For the first time since 2015, the great stylist Usman Khawaja is no longer part of Australia’s inner sanctum. In the fourth issue of the Pinch Hitter, he talks to Adam Burnett about leadership, ‘laziness’, and how his faith inoculates him from negativity.
In his home in Brisbane, Usman Khawaja is up 30 minutes before the sun, readying himself for the first prayer of the day. He has been confronted with some significant unknowns lately, both professionally and personally: for the only time since 2015, he is not on Cricket Australia’s central contract list; and in July, his wife, Rachel, is due to give birth to their first child. Beyond his own four walls, the Covid-19 crisis has added another layer to the pervading sense of uncertainty.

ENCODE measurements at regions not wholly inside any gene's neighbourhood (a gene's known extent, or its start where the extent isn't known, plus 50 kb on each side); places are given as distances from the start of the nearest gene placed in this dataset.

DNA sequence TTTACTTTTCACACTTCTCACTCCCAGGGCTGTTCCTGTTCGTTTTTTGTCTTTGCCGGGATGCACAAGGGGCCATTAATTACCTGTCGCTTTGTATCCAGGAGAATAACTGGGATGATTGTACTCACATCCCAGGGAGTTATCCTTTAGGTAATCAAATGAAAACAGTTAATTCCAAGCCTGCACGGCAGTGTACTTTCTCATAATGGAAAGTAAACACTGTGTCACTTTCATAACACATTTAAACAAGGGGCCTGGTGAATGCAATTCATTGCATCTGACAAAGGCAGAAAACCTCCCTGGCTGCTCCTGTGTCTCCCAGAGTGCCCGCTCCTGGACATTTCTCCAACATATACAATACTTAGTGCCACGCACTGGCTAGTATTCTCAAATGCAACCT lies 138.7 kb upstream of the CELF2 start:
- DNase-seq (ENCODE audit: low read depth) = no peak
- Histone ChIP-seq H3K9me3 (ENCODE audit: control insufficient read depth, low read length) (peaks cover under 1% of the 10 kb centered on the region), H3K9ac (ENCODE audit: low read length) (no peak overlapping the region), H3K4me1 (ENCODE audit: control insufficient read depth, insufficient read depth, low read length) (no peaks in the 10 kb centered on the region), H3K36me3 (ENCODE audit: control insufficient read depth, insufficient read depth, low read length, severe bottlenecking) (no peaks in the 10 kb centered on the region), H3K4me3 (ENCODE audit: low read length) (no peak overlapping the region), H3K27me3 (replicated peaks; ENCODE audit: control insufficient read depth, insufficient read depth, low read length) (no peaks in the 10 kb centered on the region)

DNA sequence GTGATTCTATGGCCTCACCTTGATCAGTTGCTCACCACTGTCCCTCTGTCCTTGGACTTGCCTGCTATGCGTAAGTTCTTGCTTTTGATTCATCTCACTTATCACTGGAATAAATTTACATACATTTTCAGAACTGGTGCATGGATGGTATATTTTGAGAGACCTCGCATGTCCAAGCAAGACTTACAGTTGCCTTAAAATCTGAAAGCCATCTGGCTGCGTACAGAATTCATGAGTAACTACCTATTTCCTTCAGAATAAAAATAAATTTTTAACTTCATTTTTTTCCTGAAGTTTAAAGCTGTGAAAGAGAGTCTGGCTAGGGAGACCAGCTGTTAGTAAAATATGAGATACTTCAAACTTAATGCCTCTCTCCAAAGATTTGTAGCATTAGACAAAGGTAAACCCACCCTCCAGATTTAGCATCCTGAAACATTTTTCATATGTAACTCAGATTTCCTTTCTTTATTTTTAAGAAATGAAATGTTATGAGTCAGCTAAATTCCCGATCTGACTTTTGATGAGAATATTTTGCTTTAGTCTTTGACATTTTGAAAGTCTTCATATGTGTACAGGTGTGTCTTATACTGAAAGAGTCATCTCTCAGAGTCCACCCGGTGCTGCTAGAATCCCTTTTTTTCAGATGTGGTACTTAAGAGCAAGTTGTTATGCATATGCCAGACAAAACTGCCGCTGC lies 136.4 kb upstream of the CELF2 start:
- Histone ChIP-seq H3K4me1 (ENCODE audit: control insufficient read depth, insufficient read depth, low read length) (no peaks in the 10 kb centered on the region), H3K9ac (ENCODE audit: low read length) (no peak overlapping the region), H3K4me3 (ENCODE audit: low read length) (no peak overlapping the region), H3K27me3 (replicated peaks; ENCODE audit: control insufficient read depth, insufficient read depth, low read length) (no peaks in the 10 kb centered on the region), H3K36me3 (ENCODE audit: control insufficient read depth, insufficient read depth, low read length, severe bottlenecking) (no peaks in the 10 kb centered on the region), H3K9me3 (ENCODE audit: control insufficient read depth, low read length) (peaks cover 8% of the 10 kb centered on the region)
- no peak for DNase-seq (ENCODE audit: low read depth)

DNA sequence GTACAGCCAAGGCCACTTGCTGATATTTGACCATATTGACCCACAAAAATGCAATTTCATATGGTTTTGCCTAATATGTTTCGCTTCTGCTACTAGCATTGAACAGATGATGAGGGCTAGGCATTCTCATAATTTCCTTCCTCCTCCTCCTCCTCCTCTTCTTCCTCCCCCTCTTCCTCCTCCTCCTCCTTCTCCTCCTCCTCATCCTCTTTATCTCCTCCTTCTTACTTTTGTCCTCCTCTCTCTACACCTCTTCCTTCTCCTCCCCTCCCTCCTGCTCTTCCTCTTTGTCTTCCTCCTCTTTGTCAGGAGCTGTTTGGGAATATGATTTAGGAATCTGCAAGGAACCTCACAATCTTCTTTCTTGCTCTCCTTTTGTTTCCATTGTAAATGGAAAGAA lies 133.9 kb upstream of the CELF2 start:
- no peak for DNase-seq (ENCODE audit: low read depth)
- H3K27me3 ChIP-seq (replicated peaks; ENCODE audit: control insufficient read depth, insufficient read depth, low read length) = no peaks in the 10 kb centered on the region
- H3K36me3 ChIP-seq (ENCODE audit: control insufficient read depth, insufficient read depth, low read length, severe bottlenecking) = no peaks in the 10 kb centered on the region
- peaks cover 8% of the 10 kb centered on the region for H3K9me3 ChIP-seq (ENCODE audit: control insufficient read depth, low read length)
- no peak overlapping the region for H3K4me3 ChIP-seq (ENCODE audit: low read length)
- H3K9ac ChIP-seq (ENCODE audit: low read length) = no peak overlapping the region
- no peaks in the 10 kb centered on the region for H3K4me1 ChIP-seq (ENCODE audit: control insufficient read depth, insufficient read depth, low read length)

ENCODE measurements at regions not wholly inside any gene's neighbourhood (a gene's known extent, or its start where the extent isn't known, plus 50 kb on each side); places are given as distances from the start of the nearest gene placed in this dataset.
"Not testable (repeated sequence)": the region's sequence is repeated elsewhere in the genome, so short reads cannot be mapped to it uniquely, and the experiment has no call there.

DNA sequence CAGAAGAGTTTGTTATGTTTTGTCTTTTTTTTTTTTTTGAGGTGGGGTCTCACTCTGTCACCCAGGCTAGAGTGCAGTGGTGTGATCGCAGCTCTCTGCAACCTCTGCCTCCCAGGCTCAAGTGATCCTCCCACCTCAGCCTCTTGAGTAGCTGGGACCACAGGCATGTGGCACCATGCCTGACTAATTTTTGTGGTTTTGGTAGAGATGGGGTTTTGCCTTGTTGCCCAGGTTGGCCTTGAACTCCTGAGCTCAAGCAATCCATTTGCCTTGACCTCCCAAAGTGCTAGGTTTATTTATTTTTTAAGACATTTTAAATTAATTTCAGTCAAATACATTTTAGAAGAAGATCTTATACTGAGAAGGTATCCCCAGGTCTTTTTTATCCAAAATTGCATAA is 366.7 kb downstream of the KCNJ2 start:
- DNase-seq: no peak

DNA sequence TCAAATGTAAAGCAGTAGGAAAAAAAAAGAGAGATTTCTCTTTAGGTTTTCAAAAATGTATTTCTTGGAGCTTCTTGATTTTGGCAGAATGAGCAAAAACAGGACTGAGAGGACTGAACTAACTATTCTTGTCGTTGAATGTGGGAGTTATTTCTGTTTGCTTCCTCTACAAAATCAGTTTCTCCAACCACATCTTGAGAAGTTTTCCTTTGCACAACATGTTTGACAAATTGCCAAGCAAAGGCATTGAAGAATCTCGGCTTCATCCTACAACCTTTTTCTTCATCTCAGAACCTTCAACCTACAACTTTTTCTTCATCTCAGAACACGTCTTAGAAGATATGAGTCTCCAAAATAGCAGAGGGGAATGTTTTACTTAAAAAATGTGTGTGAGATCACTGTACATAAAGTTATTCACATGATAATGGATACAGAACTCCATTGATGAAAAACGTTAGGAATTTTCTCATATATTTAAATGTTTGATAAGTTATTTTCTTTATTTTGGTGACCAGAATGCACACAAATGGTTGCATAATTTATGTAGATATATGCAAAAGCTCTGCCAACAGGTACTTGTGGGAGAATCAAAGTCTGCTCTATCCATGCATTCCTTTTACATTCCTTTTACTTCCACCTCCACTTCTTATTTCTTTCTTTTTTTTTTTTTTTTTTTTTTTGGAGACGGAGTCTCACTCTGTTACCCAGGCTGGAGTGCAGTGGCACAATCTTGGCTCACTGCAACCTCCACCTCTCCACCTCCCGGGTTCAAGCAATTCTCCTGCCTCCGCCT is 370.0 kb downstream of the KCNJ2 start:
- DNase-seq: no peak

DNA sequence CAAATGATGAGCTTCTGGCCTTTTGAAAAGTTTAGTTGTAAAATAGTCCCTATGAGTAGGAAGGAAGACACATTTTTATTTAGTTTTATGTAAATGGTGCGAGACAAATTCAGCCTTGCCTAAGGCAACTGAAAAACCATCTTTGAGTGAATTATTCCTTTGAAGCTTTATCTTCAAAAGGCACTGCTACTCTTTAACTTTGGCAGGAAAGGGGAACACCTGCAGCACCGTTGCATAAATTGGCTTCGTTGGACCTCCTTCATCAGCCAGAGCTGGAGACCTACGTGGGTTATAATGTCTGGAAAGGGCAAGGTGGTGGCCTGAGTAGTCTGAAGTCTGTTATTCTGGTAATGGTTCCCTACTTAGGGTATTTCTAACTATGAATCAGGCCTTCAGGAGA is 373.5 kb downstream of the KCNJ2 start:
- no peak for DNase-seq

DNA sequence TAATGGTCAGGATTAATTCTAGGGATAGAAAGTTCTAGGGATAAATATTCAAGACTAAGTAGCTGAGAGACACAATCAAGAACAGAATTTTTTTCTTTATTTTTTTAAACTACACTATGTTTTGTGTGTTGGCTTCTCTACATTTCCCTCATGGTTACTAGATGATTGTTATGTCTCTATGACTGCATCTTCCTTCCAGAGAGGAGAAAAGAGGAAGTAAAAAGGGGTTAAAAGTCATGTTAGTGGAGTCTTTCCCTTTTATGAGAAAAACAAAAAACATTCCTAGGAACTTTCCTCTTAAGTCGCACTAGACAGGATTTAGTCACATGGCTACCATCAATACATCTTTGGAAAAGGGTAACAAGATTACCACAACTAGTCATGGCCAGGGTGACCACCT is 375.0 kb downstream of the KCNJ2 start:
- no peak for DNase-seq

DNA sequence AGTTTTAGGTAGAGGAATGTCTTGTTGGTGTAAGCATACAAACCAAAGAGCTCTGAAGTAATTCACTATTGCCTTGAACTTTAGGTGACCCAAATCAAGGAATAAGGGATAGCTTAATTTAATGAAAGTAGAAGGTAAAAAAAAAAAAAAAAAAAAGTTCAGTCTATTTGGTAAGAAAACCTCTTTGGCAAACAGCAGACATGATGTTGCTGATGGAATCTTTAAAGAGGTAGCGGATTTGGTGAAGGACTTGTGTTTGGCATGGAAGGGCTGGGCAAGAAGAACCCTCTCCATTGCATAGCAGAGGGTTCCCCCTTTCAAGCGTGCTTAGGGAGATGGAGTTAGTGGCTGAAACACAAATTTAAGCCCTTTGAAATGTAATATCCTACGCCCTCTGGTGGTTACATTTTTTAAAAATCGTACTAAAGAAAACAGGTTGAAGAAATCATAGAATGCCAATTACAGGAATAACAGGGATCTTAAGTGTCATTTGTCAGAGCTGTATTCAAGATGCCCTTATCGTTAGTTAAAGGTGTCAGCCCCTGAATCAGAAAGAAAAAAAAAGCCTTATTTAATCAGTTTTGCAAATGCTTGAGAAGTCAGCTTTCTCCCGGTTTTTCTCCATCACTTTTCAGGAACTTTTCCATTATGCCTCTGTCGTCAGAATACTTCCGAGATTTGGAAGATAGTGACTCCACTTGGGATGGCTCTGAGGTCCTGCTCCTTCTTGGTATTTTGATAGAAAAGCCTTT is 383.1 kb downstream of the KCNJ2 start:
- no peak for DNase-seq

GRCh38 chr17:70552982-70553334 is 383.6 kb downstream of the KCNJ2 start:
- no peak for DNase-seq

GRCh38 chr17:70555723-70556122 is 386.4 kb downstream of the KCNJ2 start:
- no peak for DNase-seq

All of which means the 30 days of Ramadan has arrived at a good time. Khawaja looks forward to the traditional Islam period of fasting and prayer. It provides an annual anchor for him, an opportunity to check back in with himself, to re-centre and recalibrate.
“It’s the month where you always get closest to God,” he tells the Pinch Hitter. “It’s almost like a detox, every single time, and it’s a great discipline thing – I really enjoy it.”
Khawaja knows plenty about discipline, and he has seen how it can cut both ways; while it has been fundamental to his success as a cricketer, it has also been a weapon wielded against him. Right now, he is taking comfort in its warm familiarity as he sets himself for the dual challenges he knows the coming months will bring.